Born 1814, Davidson County,Tennessee--Died1867, Florissant Valley, Missouri.
Prominent St. Louis attorney and Democratic politician; Captain of U. S. Cavalry during the Mexican War; widely respected for his expertise in maritime law and his acumen as a politician.
Hudson's first public position, 1842-43, was on the City Council of St. Louis during the administration of Mayor John F. Danby. In 1840 he had been a Democratic candidate for the Missouri State Legislature; in 1842 he was elected to the Legislature and soon became a leader in the Democratic Party where his abilities as a speaker, debater, and wit were notable.
In 1840, during the presidential campaign of Harrison and Van Buren, Hudson was wrongly accused in the "MIssouri Republican" of making false and cowardly statements. Custom then forced him to challenge the newspaper's publisher Colonel A. B. Chambers to a duel with rifles. Before the duel, they resolved the error, fired three shots that deliberately missed each other, then, according to an eye-witness, the entire group of seconds, surgeons, and friends proceeded to the Colonel's home "and spent the day in song, merriment, and feasting". Hudson and Chambers went on to be life-long friends. This event and its outcome became widely known and much praised for its happy ending, likely enduring as a anecdotal reminder of the frivolity of the duelling tradition.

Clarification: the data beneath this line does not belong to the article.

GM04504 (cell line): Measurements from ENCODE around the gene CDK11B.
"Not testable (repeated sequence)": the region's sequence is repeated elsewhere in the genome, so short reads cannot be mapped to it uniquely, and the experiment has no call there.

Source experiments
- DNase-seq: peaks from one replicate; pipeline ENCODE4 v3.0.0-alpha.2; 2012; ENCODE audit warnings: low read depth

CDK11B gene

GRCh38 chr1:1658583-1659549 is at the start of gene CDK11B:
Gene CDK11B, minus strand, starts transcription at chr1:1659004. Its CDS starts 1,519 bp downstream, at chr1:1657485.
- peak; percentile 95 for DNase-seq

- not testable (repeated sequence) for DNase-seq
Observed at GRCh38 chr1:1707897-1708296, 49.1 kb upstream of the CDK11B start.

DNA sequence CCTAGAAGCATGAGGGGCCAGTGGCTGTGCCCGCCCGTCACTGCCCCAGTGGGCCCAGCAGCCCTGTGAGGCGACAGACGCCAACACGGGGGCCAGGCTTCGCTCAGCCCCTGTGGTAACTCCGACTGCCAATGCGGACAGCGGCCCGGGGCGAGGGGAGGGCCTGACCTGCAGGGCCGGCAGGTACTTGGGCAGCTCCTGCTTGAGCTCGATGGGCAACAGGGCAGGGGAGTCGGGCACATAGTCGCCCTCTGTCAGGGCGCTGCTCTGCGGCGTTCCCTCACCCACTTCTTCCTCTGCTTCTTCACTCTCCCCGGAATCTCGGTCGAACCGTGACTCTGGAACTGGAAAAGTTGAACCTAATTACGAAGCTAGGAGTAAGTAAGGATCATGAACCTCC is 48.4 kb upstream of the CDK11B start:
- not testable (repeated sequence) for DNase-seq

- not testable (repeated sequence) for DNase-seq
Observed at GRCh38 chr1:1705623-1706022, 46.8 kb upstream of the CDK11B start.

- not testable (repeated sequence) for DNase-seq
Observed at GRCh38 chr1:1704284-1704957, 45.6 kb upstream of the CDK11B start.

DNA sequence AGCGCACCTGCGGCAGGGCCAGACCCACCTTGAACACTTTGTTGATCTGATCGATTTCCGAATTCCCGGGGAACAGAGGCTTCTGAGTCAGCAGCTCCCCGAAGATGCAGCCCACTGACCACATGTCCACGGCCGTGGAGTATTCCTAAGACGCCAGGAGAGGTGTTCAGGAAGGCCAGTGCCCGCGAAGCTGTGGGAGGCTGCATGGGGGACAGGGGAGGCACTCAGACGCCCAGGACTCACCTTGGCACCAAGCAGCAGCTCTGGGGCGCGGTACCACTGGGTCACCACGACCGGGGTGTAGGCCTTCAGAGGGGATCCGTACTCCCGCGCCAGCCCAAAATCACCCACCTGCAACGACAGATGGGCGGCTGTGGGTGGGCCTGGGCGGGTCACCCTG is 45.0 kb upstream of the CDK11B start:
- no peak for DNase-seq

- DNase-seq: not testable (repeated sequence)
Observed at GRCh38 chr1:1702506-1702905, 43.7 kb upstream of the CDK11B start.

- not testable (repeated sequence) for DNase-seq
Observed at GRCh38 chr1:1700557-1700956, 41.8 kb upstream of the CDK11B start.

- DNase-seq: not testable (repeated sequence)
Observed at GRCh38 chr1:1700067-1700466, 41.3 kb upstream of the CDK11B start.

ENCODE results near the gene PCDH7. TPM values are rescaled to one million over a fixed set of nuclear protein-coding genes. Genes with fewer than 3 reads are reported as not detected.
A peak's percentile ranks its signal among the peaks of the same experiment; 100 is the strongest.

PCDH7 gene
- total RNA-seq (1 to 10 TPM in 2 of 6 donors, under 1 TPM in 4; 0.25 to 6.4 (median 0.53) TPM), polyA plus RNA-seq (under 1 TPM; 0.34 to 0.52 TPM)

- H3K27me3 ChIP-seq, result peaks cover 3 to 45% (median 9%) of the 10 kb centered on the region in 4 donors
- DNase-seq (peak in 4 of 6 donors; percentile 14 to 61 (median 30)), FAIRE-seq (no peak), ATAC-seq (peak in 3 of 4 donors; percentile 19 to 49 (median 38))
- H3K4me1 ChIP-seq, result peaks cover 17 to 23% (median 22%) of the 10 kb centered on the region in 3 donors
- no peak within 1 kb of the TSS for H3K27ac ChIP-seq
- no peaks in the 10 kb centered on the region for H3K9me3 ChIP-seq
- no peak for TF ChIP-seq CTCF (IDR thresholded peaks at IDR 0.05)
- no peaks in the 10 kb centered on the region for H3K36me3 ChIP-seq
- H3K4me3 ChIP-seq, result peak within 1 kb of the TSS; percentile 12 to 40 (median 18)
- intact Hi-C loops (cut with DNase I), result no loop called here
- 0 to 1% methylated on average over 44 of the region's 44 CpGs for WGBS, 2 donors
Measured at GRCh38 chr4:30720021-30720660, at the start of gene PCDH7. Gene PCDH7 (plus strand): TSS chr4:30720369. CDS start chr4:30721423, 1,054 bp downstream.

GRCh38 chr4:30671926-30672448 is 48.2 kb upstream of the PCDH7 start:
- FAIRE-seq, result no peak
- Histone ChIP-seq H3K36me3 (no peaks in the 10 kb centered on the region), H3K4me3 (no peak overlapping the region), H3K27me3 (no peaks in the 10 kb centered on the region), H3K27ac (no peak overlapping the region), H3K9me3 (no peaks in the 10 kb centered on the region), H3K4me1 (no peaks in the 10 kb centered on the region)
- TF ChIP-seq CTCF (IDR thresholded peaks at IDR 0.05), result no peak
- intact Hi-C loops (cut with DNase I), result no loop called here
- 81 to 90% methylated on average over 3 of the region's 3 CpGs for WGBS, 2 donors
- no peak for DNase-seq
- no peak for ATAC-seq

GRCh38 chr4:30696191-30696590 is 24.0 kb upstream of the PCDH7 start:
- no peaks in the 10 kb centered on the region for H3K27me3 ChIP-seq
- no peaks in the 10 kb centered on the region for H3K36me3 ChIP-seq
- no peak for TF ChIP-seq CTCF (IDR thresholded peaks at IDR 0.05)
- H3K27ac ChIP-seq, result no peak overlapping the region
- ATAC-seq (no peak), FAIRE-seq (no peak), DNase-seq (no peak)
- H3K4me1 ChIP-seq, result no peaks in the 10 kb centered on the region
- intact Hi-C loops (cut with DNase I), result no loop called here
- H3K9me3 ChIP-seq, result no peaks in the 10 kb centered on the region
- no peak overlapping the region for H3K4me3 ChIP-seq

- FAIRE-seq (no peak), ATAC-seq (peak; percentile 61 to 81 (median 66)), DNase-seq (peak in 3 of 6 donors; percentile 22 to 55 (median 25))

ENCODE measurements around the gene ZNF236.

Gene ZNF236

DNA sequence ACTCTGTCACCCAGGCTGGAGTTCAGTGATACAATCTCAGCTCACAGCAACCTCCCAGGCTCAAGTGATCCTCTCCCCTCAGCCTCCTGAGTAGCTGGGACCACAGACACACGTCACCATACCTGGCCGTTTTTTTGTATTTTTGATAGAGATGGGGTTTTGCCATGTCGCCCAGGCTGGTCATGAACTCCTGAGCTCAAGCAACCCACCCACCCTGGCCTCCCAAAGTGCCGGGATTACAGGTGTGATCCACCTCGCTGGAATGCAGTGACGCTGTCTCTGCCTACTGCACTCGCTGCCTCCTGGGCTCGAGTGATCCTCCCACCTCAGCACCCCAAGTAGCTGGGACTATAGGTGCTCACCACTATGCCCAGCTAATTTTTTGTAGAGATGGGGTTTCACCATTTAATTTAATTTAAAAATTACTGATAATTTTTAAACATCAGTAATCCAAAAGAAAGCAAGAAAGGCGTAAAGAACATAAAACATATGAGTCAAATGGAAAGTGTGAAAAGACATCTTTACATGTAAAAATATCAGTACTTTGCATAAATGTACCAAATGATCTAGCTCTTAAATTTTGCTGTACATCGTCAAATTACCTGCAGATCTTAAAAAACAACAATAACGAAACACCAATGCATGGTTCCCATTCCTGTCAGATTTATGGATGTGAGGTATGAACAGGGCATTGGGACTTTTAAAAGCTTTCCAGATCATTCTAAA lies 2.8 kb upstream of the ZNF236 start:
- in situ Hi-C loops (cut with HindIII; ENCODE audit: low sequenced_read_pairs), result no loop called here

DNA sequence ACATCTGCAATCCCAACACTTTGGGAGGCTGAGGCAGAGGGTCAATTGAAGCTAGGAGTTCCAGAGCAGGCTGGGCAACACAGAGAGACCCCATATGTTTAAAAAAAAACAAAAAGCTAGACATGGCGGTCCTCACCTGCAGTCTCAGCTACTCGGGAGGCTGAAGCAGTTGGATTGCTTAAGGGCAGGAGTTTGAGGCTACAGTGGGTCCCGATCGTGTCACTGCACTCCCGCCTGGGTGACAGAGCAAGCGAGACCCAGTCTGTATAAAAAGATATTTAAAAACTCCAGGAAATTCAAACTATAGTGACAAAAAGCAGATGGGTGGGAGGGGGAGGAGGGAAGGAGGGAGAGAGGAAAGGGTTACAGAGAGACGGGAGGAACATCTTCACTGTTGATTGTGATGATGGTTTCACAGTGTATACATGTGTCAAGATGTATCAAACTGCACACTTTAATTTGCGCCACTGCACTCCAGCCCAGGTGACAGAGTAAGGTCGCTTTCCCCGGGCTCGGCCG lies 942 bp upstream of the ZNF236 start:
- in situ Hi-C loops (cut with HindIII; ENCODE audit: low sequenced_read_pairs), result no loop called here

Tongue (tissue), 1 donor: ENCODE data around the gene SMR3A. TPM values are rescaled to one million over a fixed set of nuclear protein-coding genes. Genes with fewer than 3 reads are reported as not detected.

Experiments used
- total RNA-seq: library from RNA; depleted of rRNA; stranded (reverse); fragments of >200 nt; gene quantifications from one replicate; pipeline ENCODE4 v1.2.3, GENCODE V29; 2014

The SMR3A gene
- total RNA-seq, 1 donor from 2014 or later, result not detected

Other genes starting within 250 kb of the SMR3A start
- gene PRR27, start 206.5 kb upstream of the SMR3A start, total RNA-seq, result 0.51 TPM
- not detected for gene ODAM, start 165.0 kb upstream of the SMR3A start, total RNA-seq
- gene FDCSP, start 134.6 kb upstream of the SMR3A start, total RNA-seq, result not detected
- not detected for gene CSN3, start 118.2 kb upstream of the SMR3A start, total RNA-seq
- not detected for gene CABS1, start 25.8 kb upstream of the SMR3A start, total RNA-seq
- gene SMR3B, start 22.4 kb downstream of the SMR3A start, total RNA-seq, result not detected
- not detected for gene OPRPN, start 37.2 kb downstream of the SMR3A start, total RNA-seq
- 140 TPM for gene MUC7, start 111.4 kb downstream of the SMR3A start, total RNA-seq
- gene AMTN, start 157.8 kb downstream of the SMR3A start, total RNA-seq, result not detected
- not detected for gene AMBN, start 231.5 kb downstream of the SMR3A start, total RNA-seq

In his private legal practice, Hudson was a partner with James B. Bowlin and later James S. Thomas. In 1844, Hudson married Eliza Chambers of Florissant, daughter of Charles Chambers, Esq., and (it was noted) granddaughter on her maternal side of John Mullanphy of Florissant. No children were mentioned in Hudson's obituary.
In 1846, at the outbreak of the U.S.-Mexican War (1846-48), Hudson raised and equipped a cavalry company and was elected Captain, a title he used thereafter. Captain Hudson and his company accompanied General Doniphan in the march to Chihuahua and was remembered as "sharing in all the danger and glory of that brilliant campaign and proved himself to be a most gallant soldier".
Hudson's business activities in Missouri included serving as president of the North Missouri Railroad Company and a very active role in the organization of the Ohio and Missouri Railroad.
About 1856 and still a young man, Hudson's health began to fail and he was forced to retire to "Glen Owen", his "country seat" in the Florissant Valley about ten miles north of St. Louis. He stayed active with many agricultural pursuits, including the organization of agricultural and mechanical fairs and the breeding of fine horses and cattle. He died in the early part of May 1867 at the age of fifty-three, after years, it was noted, "long suffering from debility and weakness of the lungs".
A friend and colleague remembered him: "Captain Hudson was a tall, spare-made man, with dark hair and eyes, and a very commanding person. No man had more personal friends, for he was social and genial in disposition, and affable and agreeable in his manners. He always met you with a smile and a strong grip of the hand, denoting his gladness to see you. He had a warm heart, which never failed to respond to the calls of charity. He took a deep interest in all measures calculated to promote the interests of Missouri, his adopted state."